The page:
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October 31, 2022 10:41 am
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Hebron Hatchet Job: Three Ways the Media Misreported Israel’s Latest Terror Atrocity

avatar by Akiva Van Koningsveld

Opinion

A damaged car is seen at the scene of a ramming incident near Hebron, in the West Bank, May 14, 2020. Photo: Reuters / Mussa Qawasma.

On Saturday night, a Palestinian terrorist opened fire on innocent Jewish families exiting an Arab store on the outskirts of Hebron, killing an Israeli man and injuring several others, including a Palestinian bystander.

Ronen Hanania, a 50-year-old resident of Kiryat Arba, was reportedly shot dead in front of his teenage son.

Another Israeli victim remains in critical condition after undergoing surgery, the head of Shaare Zedek Medical Center’s trauma unit announced on Sunday. Volunteer first responder Ofer Ohana was met with rifle fire as he arrived on the scene to treat the wounded. “Many people, Israelis and Palestinians, owe their lives to Ofer,” “Fauda” creator Avi Issacharoff noted on Twitter.

Following an exchange of fire, perpetrator Muhammad al-Jabari was killed by a security guard, and Hamas soon mourned the terrorist as “its son, the martyr.” Commenting on the incident, the US-designated terror organization called on its followers to further “transform the West Bank … into fire and flame.”

Notably, Saturday’s shooting was the latest in a string of deadly attacks targeting Israeli civilians and soldiers — Hanania became the third casualty in just three weeks.

Yet this is how the Associated Press (AP), a global news institution with 1,300 clients such aThe Washington Post, ABC News, and Fox News, framed the story:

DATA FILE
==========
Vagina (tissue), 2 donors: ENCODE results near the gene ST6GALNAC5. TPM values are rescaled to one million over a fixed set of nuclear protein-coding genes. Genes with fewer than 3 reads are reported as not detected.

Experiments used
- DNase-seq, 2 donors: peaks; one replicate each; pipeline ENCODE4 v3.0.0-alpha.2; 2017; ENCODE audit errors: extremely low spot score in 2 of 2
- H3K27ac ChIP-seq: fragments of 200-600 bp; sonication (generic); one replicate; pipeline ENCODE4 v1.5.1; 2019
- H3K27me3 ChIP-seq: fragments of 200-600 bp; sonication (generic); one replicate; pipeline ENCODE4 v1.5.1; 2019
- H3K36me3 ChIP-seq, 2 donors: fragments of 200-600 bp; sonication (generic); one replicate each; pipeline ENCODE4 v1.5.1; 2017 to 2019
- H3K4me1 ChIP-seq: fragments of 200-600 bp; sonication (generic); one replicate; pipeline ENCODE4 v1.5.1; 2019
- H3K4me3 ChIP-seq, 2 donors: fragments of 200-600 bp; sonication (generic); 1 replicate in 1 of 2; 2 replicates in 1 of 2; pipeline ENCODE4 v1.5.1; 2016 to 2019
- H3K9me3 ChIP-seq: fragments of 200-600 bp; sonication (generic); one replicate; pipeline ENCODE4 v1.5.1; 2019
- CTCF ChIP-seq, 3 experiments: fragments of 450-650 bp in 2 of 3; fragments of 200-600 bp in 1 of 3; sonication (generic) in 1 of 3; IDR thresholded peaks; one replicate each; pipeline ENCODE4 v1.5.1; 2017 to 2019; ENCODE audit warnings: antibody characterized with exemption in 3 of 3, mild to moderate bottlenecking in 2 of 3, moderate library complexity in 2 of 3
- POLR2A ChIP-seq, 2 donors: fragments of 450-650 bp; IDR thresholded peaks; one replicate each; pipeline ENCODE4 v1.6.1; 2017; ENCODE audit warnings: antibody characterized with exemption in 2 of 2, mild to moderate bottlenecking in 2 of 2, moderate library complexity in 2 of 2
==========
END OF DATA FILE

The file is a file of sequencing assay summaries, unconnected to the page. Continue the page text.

In its headline about the terrorist attack, the Reuters wire service similarly obfuscated the facts, by failing to mention that the victim was an Israeli civilian, while falsely claiming that the shooting took place in the “settlement” of Hebron.

Here are three more ways journalists failed to properly inform their readers about Saturday’s terror attack.

1. Confusing Cause & Effect

In a shocking instance of baseless victim blaming, the Associated Press reported that “[IDF] raids have ratcheted up tensions in the [West Bank] area and have been met by a series of Palestinian shooting attacks that killed 19 people in Israel in the spring.” [Emphasis added]

In reality, Israel only launched Operation Break the Wave in the West Bank on March 31, in response to a series of terror attacks that had, at that point, taken the lives of 11 Israelis. HonestReporting has reached out to the AP directly to request a correction.

2. Erasing Pay-For-Slay

The family of Muhammad al-Jabari, who had reportedly received a terminal cancer diagnosis, will be richly rewarded under the Palestinian Authority (PA)’s “Pay-for-Slay” program. According to Palestinian Media Watch, Ramallah spends 33.34 times more per capita paying terror stipends than it spends on health services.

However, an analysis by HonestReporting shows that in the dozens of media reports about the attack, there was not a single mention of the PA’s practice of offering financial rewards for murdering Israeli civilians, depriving news consumers of vital context.

3. Turning a Blind Eye to Incitement

As noted by some analysts, attacks like the murder of Ronen Hanania do not occur in a vacuum. Rather, they are the result of systematic and pervasive incitement that starts in the Palestinian Authority education system. It is, therefore, imperative to note that al-Jabari worked as a teacher at the PA-run Jawad Al-Hashlamoun boys school in Hebron, indoctrinating future generations with hate.

Furthermore, readers should be made aware that the Palestinian Education Ministry mourned al-Jabari as “the martyr, the hero.”

Barely 24 hours after the attack near Hebron, the Jewish state was shocked by yet another terrorist attack, as a Palestinian driver rammed his vehicle into Israeli civilians and soldiers at two locations in the Judean Desert, injuring five. With fears of a third intifada looming, journalists have a responsibility to tell the whole, unvarnished truth.

The author is a contributor to HonestReporting, a Jerusalem-based media watchdog with a focus on antisemitism and anti-Israel bias — where a version of this article first appeared.

The opinions presented by Algemeiner bloggers are solely theirs and do not represent those of The Algemeiner, its publishers or editors. If you would like to share your views with a blog post on The Algemeiner, please be in touch through our Contact page.

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